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Koro Devastation Worse Than War Zone: Aust Commander

The devastation on a small Fijian island that accounted for nearly a quarter of the death toll from Cyclone Winston is worse than any war zone, the commanding officer of
05 Mar 2016 11:04
Koro Devastation Worse Than War Zone: Aust Commander
Australian soldiers from 2CR working in the devastated village of Nasau on Koro Island. Photo: Lyndon Mechielsen

The devastation on a small Fijian island that accounted for nearly a quarter of the death toll from Cyclone Winston is worse than any war zone, the commanding officer of Australian soldiers in one village has declared.

In what’s seen as a major sign in the normalisation between Fiji and Canberra, hundreds of troops have landed in places hit by ¬the cyclone on February 20, and the navy’s largest purpose-built ship, HMAS Canberra, arrived off Koro Island on its first operation on Wednesday.

The huge Australian presence — the Canberra is holding 850 personnel — is the first of its type since Prime Minister Voreqe Bainimarama seized power nearly a decade ago.

Landing craft were making dozens of trips to transport heavy equipment off the ship and onto Koro, which recorded 10 of the 43 cyclone-related deaths, with ¬ villages and crops wiped out.

About 150 Australian troops arrived in Nasau, a village on the east coast of the island, this week. Village elders, sitting under a temporary shelter next to a school said five people were killed when three tidal surges wiped out all of the low-lying homes while winds knocked down all but a few structures higher up.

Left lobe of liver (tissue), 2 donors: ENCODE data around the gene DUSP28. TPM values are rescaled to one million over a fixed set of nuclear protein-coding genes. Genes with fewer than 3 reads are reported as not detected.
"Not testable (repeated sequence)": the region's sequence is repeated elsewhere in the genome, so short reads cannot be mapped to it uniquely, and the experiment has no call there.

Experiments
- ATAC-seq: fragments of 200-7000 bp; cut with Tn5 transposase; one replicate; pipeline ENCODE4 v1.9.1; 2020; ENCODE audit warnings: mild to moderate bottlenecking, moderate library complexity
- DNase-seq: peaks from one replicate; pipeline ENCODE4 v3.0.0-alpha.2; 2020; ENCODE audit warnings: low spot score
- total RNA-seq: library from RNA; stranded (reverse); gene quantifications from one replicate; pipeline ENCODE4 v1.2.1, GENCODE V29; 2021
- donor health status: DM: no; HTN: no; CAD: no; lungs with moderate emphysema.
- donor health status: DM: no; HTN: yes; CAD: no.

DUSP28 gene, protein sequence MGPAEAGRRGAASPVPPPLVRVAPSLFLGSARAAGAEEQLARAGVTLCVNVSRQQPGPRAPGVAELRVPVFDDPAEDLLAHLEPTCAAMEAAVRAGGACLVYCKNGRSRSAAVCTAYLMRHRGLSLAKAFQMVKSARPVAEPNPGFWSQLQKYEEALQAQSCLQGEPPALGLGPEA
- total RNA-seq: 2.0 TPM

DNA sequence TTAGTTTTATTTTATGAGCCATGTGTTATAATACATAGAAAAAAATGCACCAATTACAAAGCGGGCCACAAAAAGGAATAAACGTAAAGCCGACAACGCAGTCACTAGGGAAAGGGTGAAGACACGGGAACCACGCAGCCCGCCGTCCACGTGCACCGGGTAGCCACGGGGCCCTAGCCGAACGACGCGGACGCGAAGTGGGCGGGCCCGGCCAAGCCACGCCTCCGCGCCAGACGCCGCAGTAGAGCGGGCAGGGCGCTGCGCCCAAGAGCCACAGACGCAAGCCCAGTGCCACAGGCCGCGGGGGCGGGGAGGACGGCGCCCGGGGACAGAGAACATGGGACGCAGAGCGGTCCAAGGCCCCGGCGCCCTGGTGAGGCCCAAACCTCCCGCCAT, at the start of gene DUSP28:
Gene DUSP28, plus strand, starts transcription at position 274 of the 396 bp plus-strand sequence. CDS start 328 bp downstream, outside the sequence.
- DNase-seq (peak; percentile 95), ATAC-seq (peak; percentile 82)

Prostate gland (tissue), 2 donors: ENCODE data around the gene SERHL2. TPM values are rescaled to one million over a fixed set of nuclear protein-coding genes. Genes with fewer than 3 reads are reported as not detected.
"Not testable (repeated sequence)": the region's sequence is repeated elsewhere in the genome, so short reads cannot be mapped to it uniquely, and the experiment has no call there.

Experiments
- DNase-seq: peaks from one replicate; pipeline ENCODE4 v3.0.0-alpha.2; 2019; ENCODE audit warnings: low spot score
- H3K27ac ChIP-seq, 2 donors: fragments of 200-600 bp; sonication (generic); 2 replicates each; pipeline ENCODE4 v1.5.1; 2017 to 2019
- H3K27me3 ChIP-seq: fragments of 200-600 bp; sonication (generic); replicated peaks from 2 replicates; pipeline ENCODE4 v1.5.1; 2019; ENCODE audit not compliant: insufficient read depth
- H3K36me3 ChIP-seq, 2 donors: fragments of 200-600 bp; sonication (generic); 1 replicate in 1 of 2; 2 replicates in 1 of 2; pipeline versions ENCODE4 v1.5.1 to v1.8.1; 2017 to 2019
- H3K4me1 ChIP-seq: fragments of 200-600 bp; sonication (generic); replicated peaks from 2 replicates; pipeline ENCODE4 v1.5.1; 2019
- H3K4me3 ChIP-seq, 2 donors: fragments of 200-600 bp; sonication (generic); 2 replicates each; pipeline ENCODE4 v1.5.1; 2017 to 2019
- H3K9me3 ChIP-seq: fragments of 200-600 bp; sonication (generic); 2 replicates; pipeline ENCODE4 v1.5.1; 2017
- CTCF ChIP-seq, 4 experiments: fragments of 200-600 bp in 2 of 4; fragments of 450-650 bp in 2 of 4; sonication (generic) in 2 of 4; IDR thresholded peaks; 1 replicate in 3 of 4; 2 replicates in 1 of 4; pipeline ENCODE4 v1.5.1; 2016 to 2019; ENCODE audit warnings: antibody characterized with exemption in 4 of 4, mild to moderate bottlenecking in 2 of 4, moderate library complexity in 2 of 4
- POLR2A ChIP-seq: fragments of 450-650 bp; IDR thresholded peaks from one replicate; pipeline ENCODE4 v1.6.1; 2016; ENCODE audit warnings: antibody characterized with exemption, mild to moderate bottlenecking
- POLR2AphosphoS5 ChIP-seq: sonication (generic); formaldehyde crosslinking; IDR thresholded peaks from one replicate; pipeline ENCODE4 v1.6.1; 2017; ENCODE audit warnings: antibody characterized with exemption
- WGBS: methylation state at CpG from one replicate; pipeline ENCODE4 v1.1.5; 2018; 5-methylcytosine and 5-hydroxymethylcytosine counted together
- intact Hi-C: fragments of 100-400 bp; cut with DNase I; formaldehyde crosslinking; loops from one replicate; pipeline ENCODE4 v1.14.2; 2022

Lieutenant-Colonel James Dugdell, the commanding officer for two platoons deployed to clean up and help build temporary housing in the village, said the devastation exceeded anything he had seen in his 21 years in the army.

“In terms of damage and devastation on a community, this is probably the worst I’ve seen,” ¬Colonel Dugdell said.

“More so than what I’ve seen in Iraq or ¬Afghanistan, because … they still had their livelihood, they could get food, they weren’t totally reliant on the outside world.

“I’ve seen some pretty bad ¬places, but this is … it’s just taken all the leaves off the trees, destroyed all the crops, the place is strewn with corrugated iron and rubbish as it (the cyclone) has blown the buildings apart.”

Village elder Amena Kaitani, 70, said he had never seen anything like it. Any new crops could not be harvested until December at the soonest, forcing the village to rely on food shipped in.

Mr Kaitani said the elders had decided that the entire village would be rebuilt on higher ground and behind a hill, to stop such a tragedy re-occurring.

“They won’t have to buy; just give the pieces of land (to the villagers),” he said.

Several sailors and soldiers on board the Canberra have close family ties to Fiji.

Tevita Vula, a 27-year-old who mans the ship’s combat systems, said he had yet to learn the fate of an aunt who lived on one of the easternmost islands where the cyclone first hit.

“I’ve got a lot (of relatives) … just north of Koro, and they got pretty badly affected,” he said.

“All the houses that were at sea level, I heard they just got totally washed away,” he said.

 

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